Grand Tasting. More than 20 wineries, craft breweries and distilleries will be showcased, along with 40 area chefs and food artisans, making this the festivals largest event. Special guests include John Tesar (Spoon Bar & Kitchen), Tom Perini (Perini Ranch Steakhouse) and Matt McCallister (FT33). Patrons will be able to visit the Texas Lounge for drinks from Rahr & Sons Brewing Company and Firestone & Robertson Distilling Co., and a champagne and vodka lounge. 7-11 p.m. March 28, Renaissance Worthington Hotel, $125.
Burgers, Brews & Blues. Local burger institutions including Freds Texas Cafe, Tommys Hamburgers and more will offer sliders to pair with beer from 26 craft breweries, including Fort Worths Martin House Brewing Company and Rahr & Sons Brewing Company. 6-9 p.m. March 29, Heart of the Ranch at Clearfork, $60, $75 VIP.
Sip and Savor. Local family-owned restaurants and food artisans, including Dude, Sweet Chocolate; Hot Damn, Tamales!; Little Lilly Sushi; Stir Crazy Baked Goods; and Los Vaqueros will present sweet and savory bites to pair with wine, spirits and craft beer. 11 a.m.-2 p.m. March 29 and 30, Renaissance Worthington Hotel, $75 per day.
Meals on Wheels for Meals on Wheels. A dozen North Texas food trucks and chuck wagons will provide tastes to benefit Meals on Wheels, Inc. of Tarrant County. 3-5 p.m. March 30, Coyote Drive-In, $50.
Culinary Plaza in Sundance Square. The festival also will include chef demonstrations and culinary-themed activities in the pavilion of the Sundance Square Plaza from 10 a.m. to 5 p.m. March 29. Activities will be complimentary, and beer and wine will be for sale. Guests also will be able to purchase a souvenir wineglass and visit Sundance Square retail outlets for a shop-and-stroll event 4-6 p.m. March 28 and 29.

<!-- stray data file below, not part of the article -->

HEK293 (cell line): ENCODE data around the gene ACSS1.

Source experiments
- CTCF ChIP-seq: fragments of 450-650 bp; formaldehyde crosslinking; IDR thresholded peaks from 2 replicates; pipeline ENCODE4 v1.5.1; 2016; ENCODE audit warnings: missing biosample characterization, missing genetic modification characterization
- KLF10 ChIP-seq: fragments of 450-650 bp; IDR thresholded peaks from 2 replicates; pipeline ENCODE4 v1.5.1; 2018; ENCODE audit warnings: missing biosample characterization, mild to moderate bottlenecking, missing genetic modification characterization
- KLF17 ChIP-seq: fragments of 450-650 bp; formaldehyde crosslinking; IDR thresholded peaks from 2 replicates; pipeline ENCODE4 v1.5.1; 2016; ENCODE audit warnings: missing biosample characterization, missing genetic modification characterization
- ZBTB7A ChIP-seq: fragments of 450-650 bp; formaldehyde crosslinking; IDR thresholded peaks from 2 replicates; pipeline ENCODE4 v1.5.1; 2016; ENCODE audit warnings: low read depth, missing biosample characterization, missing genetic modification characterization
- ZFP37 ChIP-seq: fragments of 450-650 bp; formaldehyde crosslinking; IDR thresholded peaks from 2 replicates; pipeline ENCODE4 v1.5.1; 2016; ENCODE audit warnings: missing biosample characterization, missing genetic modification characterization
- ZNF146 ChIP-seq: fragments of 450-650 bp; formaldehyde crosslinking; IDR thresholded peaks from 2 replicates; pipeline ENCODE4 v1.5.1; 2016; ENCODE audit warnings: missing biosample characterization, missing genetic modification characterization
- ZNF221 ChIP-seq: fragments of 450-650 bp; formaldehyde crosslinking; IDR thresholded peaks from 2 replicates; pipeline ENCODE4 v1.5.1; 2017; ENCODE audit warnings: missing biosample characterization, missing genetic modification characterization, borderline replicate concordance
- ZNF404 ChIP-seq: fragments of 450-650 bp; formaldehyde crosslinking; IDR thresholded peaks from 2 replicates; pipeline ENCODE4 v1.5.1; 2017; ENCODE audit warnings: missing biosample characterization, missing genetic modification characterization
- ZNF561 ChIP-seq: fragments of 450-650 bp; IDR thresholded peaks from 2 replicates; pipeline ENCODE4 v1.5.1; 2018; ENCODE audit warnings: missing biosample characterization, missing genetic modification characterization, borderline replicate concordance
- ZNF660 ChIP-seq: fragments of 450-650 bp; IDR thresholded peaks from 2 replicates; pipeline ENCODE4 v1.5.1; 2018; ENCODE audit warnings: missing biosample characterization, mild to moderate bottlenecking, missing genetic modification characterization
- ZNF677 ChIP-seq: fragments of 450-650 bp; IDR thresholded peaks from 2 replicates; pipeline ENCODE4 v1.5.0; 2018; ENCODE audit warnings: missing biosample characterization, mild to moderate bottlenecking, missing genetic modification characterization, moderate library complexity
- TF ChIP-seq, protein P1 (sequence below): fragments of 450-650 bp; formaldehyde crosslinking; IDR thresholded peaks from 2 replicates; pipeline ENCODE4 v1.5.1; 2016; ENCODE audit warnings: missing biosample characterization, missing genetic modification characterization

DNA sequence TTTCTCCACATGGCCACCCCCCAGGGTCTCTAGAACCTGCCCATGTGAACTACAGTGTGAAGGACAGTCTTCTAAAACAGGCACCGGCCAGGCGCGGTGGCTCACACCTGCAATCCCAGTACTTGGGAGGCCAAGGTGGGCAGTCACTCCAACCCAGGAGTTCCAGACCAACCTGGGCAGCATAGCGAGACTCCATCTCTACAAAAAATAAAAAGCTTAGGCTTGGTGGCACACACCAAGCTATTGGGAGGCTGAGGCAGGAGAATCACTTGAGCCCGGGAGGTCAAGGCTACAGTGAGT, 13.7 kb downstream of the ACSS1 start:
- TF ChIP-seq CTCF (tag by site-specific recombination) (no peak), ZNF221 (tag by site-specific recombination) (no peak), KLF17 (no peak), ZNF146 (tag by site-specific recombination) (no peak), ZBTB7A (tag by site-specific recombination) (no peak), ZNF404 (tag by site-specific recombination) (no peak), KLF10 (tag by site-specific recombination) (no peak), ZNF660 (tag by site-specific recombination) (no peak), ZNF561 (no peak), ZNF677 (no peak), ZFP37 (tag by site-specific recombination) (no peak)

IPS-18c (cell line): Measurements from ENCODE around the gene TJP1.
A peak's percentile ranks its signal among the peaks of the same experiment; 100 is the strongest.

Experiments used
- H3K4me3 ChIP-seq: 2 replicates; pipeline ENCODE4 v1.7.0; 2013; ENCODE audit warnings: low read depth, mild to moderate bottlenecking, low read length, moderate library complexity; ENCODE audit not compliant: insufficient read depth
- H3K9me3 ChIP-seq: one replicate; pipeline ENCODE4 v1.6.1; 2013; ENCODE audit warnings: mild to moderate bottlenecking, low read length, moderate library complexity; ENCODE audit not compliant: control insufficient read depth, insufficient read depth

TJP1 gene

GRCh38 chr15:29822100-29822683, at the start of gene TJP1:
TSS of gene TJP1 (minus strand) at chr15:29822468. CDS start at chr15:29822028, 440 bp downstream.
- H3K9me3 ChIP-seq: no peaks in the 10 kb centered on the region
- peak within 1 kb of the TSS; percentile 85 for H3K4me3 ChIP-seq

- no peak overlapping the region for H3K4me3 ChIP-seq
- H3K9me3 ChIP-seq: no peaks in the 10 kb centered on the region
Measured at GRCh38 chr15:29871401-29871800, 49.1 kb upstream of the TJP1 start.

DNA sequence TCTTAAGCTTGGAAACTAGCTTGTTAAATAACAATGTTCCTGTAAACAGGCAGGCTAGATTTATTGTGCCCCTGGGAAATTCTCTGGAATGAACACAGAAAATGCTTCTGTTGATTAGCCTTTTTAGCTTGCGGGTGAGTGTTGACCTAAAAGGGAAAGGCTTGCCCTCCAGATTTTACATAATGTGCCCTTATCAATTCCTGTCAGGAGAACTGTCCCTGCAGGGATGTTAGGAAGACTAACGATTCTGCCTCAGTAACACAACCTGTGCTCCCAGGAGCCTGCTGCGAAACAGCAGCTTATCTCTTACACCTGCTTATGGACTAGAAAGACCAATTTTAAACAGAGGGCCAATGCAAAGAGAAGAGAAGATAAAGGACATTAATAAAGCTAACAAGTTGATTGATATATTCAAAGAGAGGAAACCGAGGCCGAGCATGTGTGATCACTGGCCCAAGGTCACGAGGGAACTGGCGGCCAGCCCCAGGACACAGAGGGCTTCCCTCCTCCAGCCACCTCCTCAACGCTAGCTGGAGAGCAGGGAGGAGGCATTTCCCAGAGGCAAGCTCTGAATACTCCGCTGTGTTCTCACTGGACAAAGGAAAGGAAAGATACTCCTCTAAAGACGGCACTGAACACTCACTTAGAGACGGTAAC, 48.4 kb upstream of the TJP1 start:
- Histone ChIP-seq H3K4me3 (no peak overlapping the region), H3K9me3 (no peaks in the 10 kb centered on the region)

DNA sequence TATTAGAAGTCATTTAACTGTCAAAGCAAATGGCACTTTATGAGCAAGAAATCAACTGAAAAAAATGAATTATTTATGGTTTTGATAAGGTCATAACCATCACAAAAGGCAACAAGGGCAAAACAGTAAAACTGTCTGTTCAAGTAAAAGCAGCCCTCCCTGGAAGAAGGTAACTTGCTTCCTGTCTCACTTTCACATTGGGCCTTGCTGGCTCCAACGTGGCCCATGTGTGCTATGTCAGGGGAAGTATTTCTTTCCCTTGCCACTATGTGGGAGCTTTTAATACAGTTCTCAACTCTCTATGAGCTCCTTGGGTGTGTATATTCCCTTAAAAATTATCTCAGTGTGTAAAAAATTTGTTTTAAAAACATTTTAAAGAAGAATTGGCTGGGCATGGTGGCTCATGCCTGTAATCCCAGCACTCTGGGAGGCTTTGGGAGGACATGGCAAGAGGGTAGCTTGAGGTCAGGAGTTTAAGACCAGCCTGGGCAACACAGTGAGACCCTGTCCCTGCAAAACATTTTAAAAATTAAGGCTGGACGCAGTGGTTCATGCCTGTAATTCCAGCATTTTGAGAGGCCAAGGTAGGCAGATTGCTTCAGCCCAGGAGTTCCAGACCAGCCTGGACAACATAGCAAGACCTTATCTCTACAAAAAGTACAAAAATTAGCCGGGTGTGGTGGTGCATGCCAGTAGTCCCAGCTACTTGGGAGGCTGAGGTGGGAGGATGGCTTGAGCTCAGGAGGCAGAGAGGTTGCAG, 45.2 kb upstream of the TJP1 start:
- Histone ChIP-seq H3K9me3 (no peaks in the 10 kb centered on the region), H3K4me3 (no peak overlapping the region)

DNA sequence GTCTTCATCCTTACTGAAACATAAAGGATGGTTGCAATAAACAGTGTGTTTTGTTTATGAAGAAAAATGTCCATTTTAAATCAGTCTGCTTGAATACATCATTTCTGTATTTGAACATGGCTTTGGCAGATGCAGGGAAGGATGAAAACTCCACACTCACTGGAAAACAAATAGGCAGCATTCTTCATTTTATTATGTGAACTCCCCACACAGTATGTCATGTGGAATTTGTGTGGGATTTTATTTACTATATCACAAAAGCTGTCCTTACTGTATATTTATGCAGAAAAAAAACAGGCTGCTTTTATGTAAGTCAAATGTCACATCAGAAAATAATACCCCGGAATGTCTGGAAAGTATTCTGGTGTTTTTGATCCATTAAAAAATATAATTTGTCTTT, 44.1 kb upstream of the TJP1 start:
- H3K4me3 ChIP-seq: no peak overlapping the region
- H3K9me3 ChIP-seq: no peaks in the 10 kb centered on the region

Details: General-admission subscription packages, which include one ticket to several signature events, is $324.75. No one under age 21 will be admitted to the signature events. For more information and tickets, visit www.fortworthfoodandwinefestival.com.
4 large globe artichokes
1 pound cooked Gulf shrimp, 26-30 count
2 tablespoons mayonnaise
Juice of 1 small lemon
1/2 teaspoon Texas Red Dirt Rub, Creole Blend
(Available at www.bonnellstexas.com.)
1-2 dashes hot sauce
3 tablespoons red bell pepper, finely diced
2 tablespoons chopped fresh chives
3 tablespoons cucumber, diced
3 tablespoons celery, diced
Pinch of dry mustard powder
1. Prepare a steamer large enough to hold the artichokes and preheat the water with the lid on.
2. Trim the artichoke stems up to the base so they can sit flat once cooked. With a serrated knife, cut the tops off the artichokes about 2 inches down from the tallest leaf. Once trimmed, place very quickly into the steamer and cover. Steam for approximately 40 minutes, or until the hearts are tender. Remove and chill in the refrigerator.
3. Once cooled, scoop out the inside of the artichokes with a spoon, removing the thistles but leaving the hearts intact.
4. Combine the shrimp with all remaining ingredients in a large mixing bowl and toss well to combine. Scoop a large helping of the shrimp salad into the center of each artichoke and serve chilled.
Chefs note: Be sure to mix the shrimp salad at the last minute so it doesnt get watery. Over time, the salt in the salad pulls water out of the shrimp and causes it to pool up.
2901 Crockett St., Fort Worth, 817-984-1110, www.waterstexas.com